Oh come on, we’ve all done it. Sipped an exquisitely chilled glass of retsina by a sun-dappled pool in Corfu, thought it the finest wine ever and promptly sent a couple of cases home to Blighty as a memento of happy times. We later pop a cork on a rainy winter’s day in Tunbridge Wells and – gosh, imagine our surprise – we wonder what the heck we were thinking. Good grief, we can’t even cook with it.
Occasionally, though, you cradle a glass of wine at home (and it is at home these days, alas, rather than restaurant, bar or hotel), take a deep, ruminative draught and instantly you’re back in some long-forgotten happy place: a Spanish orange grove, maybe, with a first love; a café by some bustling Adriatic harbour; a bar at dusk in a Tuscan hilltop village.
It might be the spicy, herbal bouquet teasing your nostrils or it might be the juicy hedgerow flavours dancing on your tongue; it might even simply be a glimpse of the bottle itself but, somehow – be it grand cru classé claret or Picpoul de Pinet – all elements combine to transport you to where you drank it and where you were happy. A smile spreads slowly across your chops and off you drift in some sun-drenched reverie. With foreign holidays firmly off the cards for the time being, here are five wines guaranteed to transport you to sunnier climes:
Corsica was known to the Ancient Greeks as Kallisté – “the most beautiful” – and it is indeed a beguiling spot. There are mountains, beaches and glorious flower-strewn meadows. Perilously twisting roads lead to terracotta villages set deep in rugged hills and the air is heady with herbs, spice and the salt of the sea.
They’ve made wine here since Roman times and, with the island as close to Italy as it is to France, there’s a delectable mix of styles. No wine, though, pulls me back to this island quite so forcefully as the ethereal, herbal Vermentino from Christian Imbert’s fifty year-old vineyards near Porto Vecchio. It’s half French, half Italian and wholly delicious.
2019 Domaine de Torraccia Blanc (£15.95; Yapp Bros)
As you know, Madeira lies in the Atlantic some 1,000 km off Morocco. It was discovered by accident in 1419 by the adventurer Joao Goncalves Zarco who, given that his nickname was Zarco the Cross-Eyed, probably bumped into a lot of things he didn’t mean to.
There’s blissfully little to do here. I mean, you could take the cable car from Funchal to Monte, potter around the Botanical Gardens and take the hair-raising carrinho de cesto or wicker toboggan back down again. I would rather potter from bar to restaurant, eat limpets in garlic, scabbard fish and banana, and drink my fill of the inimitable island wine. One mouthful of nutty, tangy, citrusy dry Sercial and I imagine I’m doing just that.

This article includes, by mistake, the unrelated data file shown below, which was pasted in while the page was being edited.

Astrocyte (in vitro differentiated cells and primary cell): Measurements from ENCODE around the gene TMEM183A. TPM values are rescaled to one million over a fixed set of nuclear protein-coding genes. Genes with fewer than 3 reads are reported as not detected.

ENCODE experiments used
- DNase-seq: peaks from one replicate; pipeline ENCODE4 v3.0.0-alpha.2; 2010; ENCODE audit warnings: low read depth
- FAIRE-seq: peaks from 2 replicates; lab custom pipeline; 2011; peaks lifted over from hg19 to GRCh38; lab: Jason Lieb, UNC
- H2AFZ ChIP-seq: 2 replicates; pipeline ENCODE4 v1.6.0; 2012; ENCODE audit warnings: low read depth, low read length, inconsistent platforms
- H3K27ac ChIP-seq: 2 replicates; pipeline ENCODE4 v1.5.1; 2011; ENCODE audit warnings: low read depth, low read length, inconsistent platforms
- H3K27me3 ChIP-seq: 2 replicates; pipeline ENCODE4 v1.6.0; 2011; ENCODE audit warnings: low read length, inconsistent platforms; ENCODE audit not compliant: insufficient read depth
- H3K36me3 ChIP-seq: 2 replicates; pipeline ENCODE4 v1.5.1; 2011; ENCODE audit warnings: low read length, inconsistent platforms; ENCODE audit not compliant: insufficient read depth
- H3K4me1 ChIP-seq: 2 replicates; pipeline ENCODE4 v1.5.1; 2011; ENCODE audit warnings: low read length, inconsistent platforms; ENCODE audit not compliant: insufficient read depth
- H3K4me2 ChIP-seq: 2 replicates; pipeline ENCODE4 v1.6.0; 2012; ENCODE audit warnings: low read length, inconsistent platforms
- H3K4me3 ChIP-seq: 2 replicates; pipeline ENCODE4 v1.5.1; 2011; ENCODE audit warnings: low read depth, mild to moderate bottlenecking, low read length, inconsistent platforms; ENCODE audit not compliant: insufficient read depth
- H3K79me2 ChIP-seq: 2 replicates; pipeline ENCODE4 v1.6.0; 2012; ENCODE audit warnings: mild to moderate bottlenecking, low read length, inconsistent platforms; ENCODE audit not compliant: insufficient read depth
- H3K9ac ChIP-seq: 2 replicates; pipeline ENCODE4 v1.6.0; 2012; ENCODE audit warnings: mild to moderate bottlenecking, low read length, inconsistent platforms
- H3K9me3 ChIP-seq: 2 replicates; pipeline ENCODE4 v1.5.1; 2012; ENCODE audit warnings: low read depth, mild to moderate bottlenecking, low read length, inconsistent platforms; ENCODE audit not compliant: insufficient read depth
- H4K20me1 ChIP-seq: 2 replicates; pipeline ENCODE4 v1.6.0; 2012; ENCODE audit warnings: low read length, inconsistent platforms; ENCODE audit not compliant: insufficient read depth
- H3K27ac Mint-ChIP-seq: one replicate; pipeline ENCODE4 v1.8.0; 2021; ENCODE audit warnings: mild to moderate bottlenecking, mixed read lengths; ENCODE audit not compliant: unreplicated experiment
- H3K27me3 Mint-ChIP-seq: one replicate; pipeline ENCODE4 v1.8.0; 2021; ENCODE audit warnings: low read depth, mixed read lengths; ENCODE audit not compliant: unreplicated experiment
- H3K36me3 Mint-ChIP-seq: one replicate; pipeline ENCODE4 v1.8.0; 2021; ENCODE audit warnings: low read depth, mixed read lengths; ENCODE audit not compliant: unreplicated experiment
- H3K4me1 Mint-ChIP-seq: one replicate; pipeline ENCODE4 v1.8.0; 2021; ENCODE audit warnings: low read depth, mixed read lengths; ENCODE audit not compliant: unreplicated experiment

Henriques & Henriques 10 Year Old Sercial Madeira (£20.75; Waitrose)
There are few prettier corners of France than Alsace. Tucked between the Vosges and the Rhine, it’s a land of rolling hills, ruined castles and picture-postcard-pretty mediaeval towns and villages. It’s a gourmet’s paradise, too, with more Michelin-starred restaurants than anywhere else in France other than Paris. And the wines, ah the wines! I would argue that there are none finer in all France, from bone-dry Rieslings to sumptuously sweet, late-picked Gewurztraminers and smoky, cherry-laden Pinot Noirs.
The Hugel family has made wine here since 1639 and nothing whisks me back faster to the twisting cobbled streets and colourful, half-timbered houses of Riquewihr than a mere whiff of their headily aromatic Gewurztraminer. Glorious!
2016 Hugel Classic Gewurztraminer (£20.99; Handford Wines)
The Hemel en Aarde Valley, Walker Bay, is a blessed spot as its name – Heaven and Earth Valley – suggests. The fishing village of Hermanus is where folk flock to eat the freshest fish on the water’s edge at Bientang’s Cave and to watch the southern right whales frolic.
They come, too, to sample the extraordinary wines from Bouchard Finlayson, say, Ataraxia, Newton Johnson, Creation and La Vierge. There are none finer, though, than those of Hamilton Russell, whose sublime Chardonnays and Pinot Noirs are as sophisticated, elegant and stylish as proprietor Anthony Hamilton Russell himself. You could travel the world and not find better.
2018 Hamilton Russell Pinot Noir (£37.50; Hennings)
Drive an hour south of Pisa and you will find yourself on an arrow-straight road leading to the Tuscan village of Bolgheri. This thoroughfare is known to every child in Italy thanks to Nobel Prize-winning poet, Giosuè Carducci, whose verses Davanti a San Guido eulogising the ‘sunlit green avenue’ and its ‘tall and true’ cypresses are learned by heart at an early age.
Wine lovers, though, know this Bolgheri thanks to the magnificent so-called Super Tuscan: Ornellaia. A poetic name for a poetic wine. A darn pricy wine too, but once tasted never forgotten.
2017 Ornellaia ‘Solare’ (£900 for 6 In Bond; Armit Wines)